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Above: Scholar and author, Bhai Kahn Singh.


Let Us Talk About Your Book:
Arvind Pal Singh Mandair - "Religion & The Specter of The West"
Part XI

Q & A with Author by SIKHCHIC.COM




Continued from last week ...

[Previous segments of this series can be found in the BOOKS Section of]



Q  This may be a good time to get to the Singh Sabha Movement itself. Can you please spell out for me, in as simple terms as possible, your stance on it?

A   What I actually do in chapters 3 and 4 of “Religion & The Specter of The West” is to unravel the mechanisms by which Singh Sabha scholars make indigenous categories equivalent to Western categories and then use the power of Christian metaphysics to combat their Hindu opponents.

I undertake close readings of texts in English and Punjabi, and focus on the philosophical moves behind the translative process and the politics that underpins it. By doing this I allow the work of metaphysics to become visible to the reader, whereas previously they were hidden under the cover of ideology.

The technical term for this kind of reading which exposes the deceptions of metaphysics is ‘deconstruction’ which is just one of many different varieties of critical reasoning, critical thinking or critique.

Now it is important to note that neither ‘deconstruction’ nor ‘critique’ are actually as negative as they sound. In reality, both of these terms refer to modes of reasoning that destabilize structures (especially social structures) that give the illusion of permanence, of absolute fixity, but in fact are man-made. It applies only to positions, structures, entities that are entirely man-made but pretend to have a divine origin and therefore claim to be beyond study or reformulation.

Remember, from what I said earlier, that is how metaphysics works. It reduces the natural world into an illusion that we must escape from, and pretends to be the work of God. But all along it is the human ego that is the doing the real work.

The motivation comes from the human ego. Deconstruction exposes this deceitful mechanism and returns our attention to the world that we live in. And by doing this it exposes the inequalities that are created by dominating forces.

The term ‘critical’ as I use it signifies the mental activity of discerning the limits and limitations of a particular position or discourse.

Now, it may not be obvious to most people (especially when I use this kind of abstract language - deconstruction, critique, etc), but it is possible to think of Sikh tradition as already deploying similar modes of reasoning even in our Gurdwara discourses. The best kathakaars (oral exegetes) have long had a very keen sense for judging when Sikhs are falling back into static ritualisms or coming under the influence of powerful external forces that might be harmful to the basic precepts of Sikhi.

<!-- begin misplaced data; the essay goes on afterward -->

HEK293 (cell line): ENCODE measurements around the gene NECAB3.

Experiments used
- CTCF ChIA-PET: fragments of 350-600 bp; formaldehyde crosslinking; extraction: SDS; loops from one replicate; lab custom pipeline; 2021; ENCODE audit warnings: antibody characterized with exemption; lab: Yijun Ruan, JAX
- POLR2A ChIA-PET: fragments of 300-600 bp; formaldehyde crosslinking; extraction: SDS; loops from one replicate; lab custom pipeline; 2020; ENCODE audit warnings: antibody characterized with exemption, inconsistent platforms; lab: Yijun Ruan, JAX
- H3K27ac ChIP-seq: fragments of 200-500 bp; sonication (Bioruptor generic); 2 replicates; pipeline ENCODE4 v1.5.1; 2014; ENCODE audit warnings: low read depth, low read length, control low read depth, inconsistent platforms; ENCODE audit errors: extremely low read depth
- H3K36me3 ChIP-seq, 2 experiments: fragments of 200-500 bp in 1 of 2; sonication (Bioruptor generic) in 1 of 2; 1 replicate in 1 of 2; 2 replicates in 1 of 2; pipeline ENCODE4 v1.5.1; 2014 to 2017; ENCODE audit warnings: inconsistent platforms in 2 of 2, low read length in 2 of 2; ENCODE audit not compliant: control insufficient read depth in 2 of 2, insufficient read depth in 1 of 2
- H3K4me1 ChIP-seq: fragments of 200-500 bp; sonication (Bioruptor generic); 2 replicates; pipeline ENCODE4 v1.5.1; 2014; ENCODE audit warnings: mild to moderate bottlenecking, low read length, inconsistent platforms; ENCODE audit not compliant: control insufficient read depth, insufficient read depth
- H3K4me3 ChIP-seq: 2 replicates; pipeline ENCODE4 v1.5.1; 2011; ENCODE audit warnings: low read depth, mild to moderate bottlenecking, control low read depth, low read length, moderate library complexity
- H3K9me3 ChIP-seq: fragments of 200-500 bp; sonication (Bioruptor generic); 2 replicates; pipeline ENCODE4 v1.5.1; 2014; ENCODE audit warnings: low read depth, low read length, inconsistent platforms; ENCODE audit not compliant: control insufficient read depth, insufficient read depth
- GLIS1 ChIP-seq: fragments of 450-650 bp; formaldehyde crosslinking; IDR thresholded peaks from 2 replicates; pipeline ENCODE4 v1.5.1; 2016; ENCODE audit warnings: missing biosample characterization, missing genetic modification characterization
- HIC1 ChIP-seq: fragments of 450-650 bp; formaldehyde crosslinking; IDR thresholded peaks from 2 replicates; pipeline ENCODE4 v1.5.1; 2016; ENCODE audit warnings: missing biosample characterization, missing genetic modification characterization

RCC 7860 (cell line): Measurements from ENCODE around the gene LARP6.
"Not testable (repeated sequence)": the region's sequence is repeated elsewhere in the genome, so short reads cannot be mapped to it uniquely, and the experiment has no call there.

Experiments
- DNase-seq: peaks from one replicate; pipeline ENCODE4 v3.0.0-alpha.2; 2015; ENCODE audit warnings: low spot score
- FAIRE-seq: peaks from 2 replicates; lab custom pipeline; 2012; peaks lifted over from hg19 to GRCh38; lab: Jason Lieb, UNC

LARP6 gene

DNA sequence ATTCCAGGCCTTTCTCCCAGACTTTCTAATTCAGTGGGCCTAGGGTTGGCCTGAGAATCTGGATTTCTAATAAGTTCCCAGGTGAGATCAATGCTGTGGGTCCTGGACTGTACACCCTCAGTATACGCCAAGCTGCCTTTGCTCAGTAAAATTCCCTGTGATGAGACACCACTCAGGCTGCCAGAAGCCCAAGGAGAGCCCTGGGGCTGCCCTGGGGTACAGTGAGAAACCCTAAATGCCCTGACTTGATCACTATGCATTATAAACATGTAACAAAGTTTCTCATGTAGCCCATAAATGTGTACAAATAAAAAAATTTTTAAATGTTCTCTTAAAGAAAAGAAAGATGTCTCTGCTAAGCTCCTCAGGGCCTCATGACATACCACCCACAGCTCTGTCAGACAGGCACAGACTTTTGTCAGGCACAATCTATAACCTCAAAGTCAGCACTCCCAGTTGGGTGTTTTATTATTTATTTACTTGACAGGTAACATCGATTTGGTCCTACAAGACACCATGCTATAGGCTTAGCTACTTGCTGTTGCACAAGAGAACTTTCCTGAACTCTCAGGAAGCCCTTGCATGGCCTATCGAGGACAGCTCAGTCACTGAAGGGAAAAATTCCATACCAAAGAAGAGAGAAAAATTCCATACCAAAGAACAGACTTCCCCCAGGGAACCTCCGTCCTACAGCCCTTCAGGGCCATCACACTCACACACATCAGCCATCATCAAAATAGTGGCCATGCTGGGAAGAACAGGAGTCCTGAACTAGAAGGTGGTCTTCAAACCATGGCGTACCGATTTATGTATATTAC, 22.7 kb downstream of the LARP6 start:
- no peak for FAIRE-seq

A good example might be the influence of false gurus or dera babas who pretend to have some kind of a divine status. It is not uncommon to find Sikh kathakaars using modes of critical discernment to show an unsuspecting public the truth of a situation.

In a way, that is pretty much what I am doing in my study of the Singh Sabha scholars and the discourse they created in the early 20th century. The only difference is that I apply tools of the Western academy to my work.

And the reason I use Western tools is that the discourse of the Singh Sabha itself developed through the encounter with European Orientalists and missionaries.

Q   Was that, or is that, good or bad?

A   Well, what the Singh Sabha scholars did was to create a new kind of discourse by borrowing from Western metaphysical frameworks (especially Protestant Christian theology).

What I am doing in chapter 3 especially is showing readers the LIMITS of this approach, that is, of the Singh Sabha scholars’ discourse.

That is how critique works. That is the function of critique: to show the limits of a particular discourse. Once you have shown these limits (which are also limitations, a horizon beyond which they cannot go) I then ask my readers to choose:

Do you want to retreat back into this position, which is limited because it is now outdated? It may have worked a century ago for the Singh Sabha, but it no longer works in the same way and with the same power as it once did. It no longer guarantees the same security.

Or do you wish to create a new position, a better position more conducive to the world we live in today?

This brings me to my own stance.

It should be obvious to anyone reading the book, and to anyone who is not driven by fanaticism or plain resentment, that I see myself as both a product and an inheritor of the Singh Sabha project. Like the early Singh Sabha scholars I totally accept the centrality of Guru Granth-Guru Panth or shabad-guru and the Khalsa.

Forgive me for saying this, but one would have to be plain stupid, or malicious, or perhaps both at once, not to see my positioning on this ... It is clear as day.

However, unlike the early Singh Sabha, I am also a product of the Sikh diaspora and, as such, a product of the West, intellectually and existentially. In fact, as I said earlier, no one is immune to the West, not even the humble Punjabi farmer who quietly tills the soil, or even the greatest Punjabi literati.

The only way you can avoid the West today is by retreating into some kind of Romanticism.

Continued next week ...

April 1, 2014

Conversation about this article

1: Bhai Harbans Lal (Dallas, Texas, USA), April 10, 2014, 2:38 AM.

Very interesting hypothesis. Looking forward to reading more.

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Arvind Pal Singh Mandair - "Religion & The Specter of The West"
Part XI "

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